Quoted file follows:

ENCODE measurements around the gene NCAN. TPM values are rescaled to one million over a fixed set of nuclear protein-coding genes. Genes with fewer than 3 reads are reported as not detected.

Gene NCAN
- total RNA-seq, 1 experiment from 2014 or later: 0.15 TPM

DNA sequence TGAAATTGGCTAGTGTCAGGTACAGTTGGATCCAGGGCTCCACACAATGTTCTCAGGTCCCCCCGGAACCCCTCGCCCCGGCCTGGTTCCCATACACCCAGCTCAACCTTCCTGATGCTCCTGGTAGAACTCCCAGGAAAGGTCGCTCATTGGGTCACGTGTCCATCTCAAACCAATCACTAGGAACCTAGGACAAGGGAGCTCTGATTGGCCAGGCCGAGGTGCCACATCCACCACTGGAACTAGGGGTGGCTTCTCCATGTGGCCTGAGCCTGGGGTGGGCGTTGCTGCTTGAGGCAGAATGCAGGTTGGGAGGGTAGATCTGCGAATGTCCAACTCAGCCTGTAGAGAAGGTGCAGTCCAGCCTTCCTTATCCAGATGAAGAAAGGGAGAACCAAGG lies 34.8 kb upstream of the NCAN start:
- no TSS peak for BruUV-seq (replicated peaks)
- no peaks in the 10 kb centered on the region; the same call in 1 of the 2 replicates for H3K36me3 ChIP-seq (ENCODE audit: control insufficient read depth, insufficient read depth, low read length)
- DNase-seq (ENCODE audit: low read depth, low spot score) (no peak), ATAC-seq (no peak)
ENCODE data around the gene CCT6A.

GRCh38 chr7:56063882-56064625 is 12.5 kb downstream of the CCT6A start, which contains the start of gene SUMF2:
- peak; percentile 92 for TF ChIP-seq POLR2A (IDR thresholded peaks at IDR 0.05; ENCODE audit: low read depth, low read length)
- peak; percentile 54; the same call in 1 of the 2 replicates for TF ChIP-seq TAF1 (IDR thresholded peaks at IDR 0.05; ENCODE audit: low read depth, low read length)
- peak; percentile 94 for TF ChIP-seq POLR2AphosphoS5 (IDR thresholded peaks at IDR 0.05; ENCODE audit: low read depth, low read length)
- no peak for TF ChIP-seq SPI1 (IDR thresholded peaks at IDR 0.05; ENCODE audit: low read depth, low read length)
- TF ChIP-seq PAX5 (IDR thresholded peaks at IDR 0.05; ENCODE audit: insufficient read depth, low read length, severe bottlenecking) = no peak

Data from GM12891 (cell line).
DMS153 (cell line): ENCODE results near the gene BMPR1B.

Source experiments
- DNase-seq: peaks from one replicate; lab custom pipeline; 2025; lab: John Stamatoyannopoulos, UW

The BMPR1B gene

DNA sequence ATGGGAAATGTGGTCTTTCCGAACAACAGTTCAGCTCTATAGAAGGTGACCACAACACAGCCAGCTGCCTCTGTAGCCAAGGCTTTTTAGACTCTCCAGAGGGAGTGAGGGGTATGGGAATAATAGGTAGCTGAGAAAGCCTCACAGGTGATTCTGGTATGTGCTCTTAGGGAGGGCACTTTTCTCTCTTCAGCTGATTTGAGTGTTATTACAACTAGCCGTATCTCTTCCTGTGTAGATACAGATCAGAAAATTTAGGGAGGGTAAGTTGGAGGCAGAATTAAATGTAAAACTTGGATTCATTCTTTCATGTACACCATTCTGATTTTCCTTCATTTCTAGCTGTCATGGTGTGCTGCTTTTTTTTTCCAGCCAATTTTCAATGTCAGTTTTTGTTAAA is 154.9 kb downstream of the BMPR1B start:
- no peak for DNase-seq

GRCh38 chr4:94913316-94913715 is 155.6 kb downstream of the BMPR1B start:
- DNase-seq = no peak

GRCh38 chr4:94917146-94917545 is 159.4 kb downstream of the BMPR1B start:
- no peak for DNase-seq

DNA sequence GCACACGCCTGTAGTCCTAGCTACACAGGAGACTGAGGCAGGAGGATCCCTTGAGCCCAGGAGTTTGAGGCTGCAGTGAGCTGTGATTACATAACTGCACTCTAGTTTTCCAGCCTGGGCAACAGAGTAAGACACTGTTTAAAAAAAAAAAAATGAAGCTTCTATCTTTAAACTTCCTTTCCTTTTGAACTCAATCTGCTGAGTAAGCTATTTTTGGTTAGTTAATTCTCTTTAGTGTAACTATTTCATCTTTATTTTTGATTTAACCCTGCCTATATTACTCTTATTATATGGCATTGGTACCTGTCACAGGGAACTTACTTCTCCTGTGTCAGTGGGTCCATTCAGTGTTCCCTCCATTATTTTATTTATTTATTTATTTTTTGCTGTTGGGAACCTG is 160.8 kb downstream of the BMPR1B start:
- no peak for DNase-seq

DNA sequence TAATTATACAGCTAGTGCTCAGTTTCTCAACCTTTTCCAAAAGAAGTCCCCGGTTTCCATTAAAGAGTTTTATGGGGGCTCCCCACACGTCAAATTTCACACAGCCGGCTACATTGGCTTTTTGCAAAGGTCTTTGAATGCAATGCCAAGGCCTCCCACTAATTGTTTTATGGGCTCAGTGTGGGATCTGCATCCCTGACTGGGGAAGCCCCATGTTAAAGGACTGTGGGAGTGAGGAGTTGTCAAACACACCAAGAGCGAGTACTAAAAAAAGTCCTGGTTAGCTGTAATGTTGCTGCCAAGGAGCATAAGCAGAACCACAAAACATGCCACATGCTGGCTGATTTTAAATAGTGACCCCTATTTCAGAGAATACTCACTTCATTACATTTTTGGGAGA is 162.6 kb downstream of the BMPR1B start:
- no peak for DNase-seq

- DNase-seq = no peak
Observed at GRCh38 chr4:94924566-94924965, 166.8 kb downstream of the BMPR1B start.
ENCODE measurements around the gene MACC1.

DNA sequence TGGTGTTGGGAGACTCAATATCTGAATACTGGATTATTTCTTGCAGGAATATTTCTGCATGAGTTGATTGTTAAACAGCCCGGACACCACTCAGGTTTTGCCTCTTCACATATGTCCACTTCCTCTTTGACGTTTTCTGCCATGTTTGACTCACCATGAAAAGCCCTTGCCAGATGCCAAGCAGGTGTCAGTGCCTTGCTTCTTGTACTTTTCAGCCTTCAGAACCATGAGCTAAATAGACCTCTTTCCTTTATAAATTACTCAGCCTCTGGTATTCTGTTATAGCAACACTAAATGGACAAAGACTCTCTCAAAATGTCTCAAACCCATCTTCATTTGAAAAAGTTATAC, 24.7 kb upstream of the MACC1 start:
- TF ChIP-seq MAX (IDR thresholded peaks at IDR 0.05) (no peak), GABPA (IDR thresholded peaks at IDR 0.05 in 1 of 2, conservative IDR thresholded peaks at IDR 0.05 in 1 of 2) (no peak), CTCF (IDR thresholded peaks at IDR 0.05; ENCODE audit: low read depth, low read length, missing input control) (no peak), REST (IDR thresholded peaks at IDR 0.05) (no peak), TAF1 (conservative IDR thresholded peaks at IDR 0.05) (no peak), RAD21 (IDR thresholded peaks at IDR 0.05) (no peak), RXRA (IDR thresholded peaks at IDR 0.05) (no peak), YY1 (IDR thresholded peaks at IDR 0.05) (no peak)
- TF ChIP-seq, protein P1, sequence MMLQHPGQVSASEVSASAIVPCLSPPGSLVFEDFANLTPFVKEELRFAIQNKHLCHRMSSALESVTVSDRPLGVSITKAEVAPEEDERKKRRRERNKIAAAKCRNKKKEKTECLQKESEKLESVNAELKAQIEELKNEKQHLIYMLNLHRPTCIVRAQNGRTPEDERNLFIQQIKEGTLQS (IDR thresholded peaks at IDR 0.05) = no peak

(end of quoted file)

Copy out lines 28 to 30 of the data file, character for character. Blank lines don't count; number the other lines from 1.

DNA sequence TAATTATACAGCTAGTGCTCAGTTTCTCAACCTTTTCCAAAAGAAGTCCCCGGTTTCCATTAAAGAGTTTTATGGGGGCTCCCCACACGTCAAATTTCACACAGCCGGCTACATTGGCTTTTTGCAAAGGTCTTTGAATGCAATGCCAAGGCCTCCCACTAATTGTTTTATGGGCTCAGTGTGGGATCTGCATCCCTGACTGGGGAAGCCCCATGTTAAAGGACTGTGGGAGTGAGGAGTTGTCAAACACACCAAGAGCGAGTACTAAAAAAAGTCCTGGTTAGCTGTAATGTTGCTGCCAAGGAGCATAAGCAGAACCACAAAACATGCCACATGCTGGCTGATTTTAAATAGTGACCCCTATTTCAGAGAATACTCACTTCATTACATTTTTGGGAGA is 162.6 kb downstream of the BMPR1B start:
- no peak for DNase-seq

- DNase-seq = no peak